- The Washington Times - Monday, May 8, 2000

The latest polls show Rudy Giuliani in a dead heat with his senatorial opponent, first lady Hillary Rodham Clinton his recent cancer prognosis notwithstanding. Mrs. Clinton may not be the Joan of Arc of civil liberties but it could very well be that she is benefiting from public weariness with some of the more ill-advised tactics of Mr. Giuliani. While Mr. Giuliani has done wonders for the crime rate in New York, sometimes it seems that ordinary citizens are getting caught in the excitement rather than the criminals.
It seems Mr. Giuliani is expanding the already questionable use of civil asset-forfeiture laws to include nonalcohol-related traffic offenses. Now, not only suspected drunk drivers, but those who speed or otherwise drive "recklessly" are in the gun sights. Mr. Giuliani has been criticized for employing asset seizure/forfeiture laws, originally intended to put the arm on drug dealers and organized crime, to pursue ordinary citizens who, at most, have committed misdemeanor offenses. The kicker is that city police have been seizing cars at the point of arrest not conviction and even if the vehicle's owner is subsequently found not guilty or the charges are dropped, it is up to him to embark upon a labyrinthine process through the civil courts to recover his car or truck. This can takes weeks, even months and plaintiffs are still not assured of recovering their vehicle, as the absence of a conviction (that is, legal innocence) is not deemed a sufficient reason to return it automatically.
This over-the-top "get tough" program is now to be applied to such offenses as driving at more than twice the posted speed limit and other offenses deemed "reckless" or "hazardous" by New York. One problem with this aside from the obvious constitutional issue of depriving any person of a piece of property prior to any conviction without due process of law is that the traffic offenses subsumed under this category are overbilled and inflated. "Hazardous" driving can include such things as talking on a cell phone, fishing around for something in the glove box and other actions that, while not to be encouraged or dismissed, are at the same time not necessarily sociopathic, either.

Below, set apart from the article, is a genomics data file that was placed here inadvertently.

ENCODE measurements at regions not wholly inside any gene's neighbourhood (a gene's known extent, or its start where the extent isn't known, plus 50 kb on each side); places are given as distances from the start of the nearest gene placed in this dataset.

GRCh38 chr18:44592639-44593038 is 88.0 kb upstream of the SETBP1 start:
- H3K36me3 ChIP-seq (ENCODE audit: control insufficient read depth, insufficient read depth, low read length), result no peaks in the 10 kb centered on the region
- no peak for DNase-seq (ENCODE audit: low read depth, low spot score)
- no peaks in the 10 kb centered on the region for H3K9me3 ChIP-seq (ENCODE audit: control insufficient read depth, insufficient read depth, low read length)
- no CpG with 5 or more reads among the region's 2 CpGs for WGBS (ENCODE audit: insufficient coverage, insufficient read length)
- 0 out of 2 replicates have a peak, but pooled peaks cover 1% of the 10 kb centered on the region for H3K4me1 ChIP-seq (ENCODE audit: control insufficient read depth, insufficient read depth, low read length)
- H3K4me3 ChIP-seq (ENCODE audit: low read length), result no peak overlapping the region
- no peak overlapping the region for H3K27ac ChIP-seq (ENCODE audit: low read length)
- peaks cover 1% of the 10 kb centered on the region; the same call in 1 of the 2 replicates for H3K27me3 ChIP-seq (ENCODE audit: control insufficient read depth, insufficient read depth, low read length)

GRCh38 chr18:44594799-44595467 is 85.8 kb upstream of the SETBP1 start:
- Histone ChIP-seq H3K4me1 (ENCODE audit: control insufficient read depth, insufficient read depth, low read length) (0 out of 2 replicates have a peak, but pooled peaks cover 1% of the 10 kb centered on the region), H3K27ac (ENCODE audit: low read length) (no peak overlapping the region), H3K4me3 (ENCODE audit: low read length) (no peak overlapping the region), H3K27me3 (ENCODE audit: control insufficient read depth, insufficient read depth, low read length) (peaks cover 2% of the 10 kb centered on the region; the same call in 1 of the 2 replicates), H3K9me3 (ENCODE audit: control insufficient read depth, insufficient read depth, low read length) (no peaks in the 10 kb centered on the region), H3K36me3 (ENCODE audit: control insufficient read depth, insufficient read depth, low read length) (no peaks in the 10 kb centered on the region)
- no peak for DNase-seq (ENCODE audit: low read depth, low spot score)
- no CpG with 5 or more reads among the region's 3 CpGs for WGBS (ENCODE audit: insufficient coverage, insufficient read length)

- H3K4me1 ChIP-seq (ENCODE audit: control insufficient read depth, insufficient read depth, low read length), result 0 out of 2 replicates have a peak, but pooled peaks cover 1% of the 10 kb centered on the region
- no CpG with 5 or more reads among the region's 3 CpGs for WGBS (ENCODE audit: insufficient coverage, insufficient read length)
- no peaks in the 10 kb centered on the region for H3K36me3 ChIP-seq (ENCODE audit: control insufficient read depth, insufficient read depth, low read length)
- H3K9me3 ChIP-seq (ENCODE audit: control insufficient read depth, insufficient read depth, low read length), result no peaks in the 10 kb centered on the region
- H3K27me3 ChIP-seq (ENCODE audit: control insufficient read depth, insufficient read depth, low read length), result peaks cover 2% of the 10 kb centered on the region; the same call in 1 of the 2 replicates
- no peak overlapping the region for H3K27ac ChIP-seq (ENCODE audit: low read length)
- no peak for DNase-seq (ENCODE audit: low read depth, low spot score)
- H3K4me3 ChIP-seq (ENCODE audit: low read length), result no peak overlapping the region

In New York, the standard is a little higher but not much. Those who commit oops are charged with three "hazardous driving" violations at the same time, or who are charged with driving at more than twice the posted speed limit, are to be subject to the asset-forfeiture proceedings.
While no one endorses dangerous or inattentive driving, surely confiscating a vehicle for what is, let's be perfectly clear, at worst a misdemeanor traffic offense involving no injury, property damage or criminal intent is, to say the least, a tad excessive. One could physically assault someone, shoplift, snatch a purse, break into a car and probably suffer less in terms of real-world consequences than the poor middle-class slob who loses his $35,000 sport utility vehicle.
Excessive? Arbitrary? Capricious? Not to Mr. Giuliani. "If you get arrested for reckless driving to the point where we can charge you with a misdemeanor," says Mr. Giuliani, "we're going to take your automobile from you. And we're going to take your automobile from you because we're entitled to it …"
Note the language. According to Mr. Giuliani, the City of New York is "entitled" to your vehicle a piece of property that can be worth $30,000-$60,000 or more, depending upon what you drive if you commit a misdemeanor traffic offense. Mr. Giuliani is wrecking private-property rights, and he may pay for it at the polls.

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